Borde Hill is known for its cross country course as it has a reputation for being a big, tough up to height track. This year’s first event certainly didn’t disappoint. Their entry level was BE90, with the course winding round the estate and introducing riders to some more complex combinations.
Fences 6A and B, on open, hanging log on the downhill to an open skinny corner were a challenge at this level and a great cross country test for riders and their horses. It was safe to say before the first day had even started it was safe to say this wasn’t going to be a dressage competition!
Saturday’s competition comprised of BE90 and BE100 competitors, of 254 starts on the Cross Country Saturday just 8 made the time, 20 failed to finish and 42 had jumping penalties. Sunday sadly brought rain for the BE100 and Novice entries. It was a very wet day and saw and within the 100 and Novice classes, of 179 starts only 3 made the time, 20 failed to finish and 21 had jumping penalties. This is definitely a great event for those aspiring to compete at Badminton Grassroots in 2016.
The dressage arenas are set back in a corner but with a view of the Cross Country course. This did unsettle a few horses, but for the majority it wasn’t an issue. The arenas themselves were on a slight slope and after the rain many were studding up to allow for a little more grip. Riders coped well and the weekend saw some high end dressage scores posted.
The Show Jumping phase and again this is on a slight slope and requires some accurate riding or a nice honest horse when strides don’t go to plan. This was very apparent with only 4 riders finishing on their dressage score out of the 393 that completed over the weekend, huge congratulations to Zoe Gould, Gillian Reid, Matilda Dawson and Roxanne Britnell.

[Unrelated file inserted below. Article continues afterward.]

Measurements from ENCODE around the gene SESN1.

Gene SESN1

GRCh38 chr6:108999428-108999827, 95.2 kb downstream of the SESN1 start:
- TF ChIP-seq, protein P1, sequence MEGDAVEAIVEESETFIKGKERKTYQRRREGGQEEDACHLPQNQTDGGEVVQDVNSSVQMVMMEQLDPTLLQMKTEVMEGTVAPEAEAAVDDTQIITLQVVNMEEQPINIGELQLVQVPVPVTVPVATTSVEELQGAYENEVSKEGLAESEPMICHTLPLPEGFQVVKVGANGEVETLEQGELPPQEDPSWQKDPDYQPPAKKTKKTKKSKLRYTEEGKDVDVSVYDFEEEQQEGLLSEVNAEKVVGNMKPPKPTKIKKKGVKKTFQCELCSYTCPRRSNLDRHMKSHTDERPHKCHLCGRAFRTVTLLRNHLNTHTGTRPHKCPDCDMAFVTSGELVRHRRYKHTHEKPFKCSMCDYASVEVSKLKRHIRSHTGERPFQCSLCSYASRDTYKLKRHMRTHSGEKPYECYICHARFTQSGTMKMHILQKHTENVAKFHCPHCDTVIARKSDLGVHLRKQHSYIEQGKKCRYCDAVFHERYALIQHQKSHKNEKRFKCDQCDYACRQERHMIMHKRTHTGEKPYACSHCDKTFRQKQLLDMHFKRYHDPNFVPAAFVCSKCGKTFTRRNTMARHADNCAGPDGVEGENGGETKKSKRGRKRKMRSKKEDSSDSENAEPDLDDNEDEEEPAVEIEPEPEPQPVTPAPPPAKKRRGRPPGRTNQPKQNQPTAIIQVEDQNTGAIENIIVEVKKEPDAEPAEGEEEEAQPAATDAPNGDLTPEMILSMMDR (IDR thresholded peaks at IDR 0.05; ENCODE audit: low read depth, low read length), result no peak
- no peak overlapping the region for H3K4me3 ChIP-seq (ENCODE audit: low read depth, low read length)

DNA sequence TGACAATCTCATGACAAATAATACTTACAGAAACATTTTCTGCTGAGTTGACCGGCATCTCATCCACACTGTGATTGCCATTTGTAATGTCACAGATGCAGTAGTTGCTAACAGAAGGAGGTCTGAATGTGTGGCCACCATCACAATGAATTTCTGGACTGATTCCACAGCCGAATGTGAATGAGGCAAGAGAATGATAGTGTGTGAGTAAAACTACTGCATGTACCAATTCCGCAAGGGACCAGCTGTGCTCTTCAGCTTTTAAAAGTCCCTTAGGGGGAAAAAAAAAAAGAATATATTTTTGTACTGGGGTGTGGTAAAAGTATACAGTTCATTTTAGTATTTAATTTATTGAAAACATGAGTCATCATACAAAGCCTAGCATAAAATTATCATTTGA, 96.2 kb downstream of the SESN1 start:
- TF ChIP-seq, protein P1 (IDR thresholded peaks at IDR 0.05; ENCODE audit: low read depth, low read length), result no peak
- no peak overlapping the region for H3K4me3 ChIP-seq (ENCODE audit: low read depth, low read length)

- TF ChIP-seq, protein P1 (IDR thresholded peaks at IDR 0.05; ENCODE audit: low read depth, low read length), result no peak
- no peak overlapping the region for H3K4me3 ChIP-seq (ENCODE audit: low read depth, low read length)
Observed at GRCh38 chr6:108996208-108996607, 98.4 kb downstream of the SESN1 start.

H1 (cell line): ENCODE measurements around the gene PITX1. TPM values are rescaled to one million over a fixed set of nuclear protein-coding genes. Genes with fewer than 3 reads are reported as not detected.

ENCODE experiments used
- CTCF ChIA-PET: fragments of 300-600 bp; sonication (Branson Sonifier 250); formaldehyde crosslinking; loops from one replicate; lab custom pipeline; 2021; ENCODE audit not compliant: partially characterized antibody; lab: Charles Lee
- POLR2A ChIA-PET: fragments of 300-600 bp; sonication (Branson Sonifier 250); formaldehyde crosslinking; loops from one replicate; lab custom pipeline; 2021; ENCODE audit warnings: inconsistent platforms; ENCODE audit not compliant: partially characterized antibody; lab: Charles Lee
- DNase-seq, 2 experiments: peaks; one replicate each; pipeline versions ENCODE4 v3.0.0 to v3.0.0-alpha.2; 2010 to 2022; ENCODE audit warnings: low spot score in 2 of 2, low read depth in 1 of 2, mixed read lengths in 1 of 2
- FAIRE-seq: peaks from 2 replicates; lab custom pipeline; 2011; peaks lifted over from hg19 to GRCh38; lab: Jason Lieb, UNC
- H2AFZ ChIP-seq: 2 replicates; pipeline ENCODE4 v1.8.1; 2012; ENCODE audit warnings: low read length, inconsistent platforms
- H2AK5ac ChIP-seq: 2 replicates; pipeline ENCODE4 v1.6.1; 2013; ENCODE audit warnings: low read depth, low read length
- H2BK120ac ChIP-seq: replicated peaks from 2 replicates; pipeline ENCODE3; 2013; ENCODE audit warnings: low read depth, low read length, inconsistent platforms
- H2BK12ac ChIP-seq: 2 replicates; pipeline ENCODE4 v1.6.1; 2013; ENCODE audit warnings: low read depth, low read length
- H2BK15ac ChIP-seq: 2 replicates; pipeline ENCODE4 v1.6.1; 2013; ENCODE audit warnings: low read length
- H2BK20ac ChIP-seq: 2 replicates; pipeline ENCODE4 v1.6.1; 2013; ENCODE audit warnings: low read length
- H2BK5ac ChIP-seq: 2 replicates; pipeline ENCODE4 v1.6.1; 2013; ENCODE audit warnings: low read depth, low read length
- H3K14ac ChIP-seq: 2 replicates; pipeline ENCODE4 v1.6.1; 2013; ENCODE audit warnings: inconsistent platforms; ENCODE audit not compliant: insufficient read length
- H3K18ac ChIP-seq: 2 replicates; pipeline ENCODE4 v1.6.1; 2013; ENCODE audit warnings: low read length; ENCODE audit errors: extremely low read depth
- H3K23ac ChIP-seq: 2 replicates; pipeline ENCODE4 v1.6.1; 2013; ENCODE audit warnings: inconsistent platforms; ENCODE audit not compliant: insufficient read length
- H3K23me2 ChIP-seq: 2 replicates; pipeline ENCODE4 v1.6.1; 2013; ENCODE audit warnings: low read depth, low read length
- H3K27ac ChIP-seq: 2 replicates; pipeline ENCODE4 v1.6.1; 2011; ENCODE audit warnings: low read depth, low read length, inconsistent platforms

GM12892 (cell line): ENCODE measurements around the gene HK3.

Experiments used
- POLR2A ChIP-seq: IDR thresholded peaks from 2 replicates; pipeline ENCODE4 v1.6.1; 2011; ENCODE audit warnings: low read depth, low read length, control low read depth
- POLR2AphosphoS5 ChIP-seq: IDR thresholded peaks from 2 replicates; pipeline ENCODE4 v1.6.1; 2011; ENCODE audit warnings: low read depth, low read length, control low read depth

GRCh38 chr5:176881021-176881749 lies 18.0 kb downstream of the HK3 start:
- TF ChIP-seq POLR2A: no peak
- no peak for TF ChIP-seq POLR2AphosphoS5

The BE90 saw 45% of riders going clear Show Jumping, BE100 had 44% going clear and Novice saw 40% go clear Show Jumping. Borde Hill is definitely an event to take a good jumping horse and provides a great experience for riders and horses alike at this mid-point in the season.
The weekends winners in each section were:
Katie Berriman Davies
Whilst Borde Hill has a reputation of being tough, it is a firm favourite in the calendar of the South East and that was very clear by the large number of entries.
EWW caught up with some of the riders that competed at Borde. Victoria Linfield, who plays an active role in the South East Eventers League was there and had this to say:
‘I had three rides in the BE90 at Borde Hill, producing two double clears and picking up two 6th places and a 13th! I have been competing at Borde Hill since I was 15 and have always loved the courses, watching it evolve from the days when we used to gallop though the area now used for dressage to the more modern event. I walked the course and thought it was a very strong 90. My three rides are fairly experienced and coped well. The time was tight, but it sounded like a lot of people didn’t ride tight lines and also got lost between fences 5 and 6! My third ride, which is the slowest, was my quickest but that was because I realised the time was so tight! Borde Hill is a brilliant event and I am looking forward to the August event already!’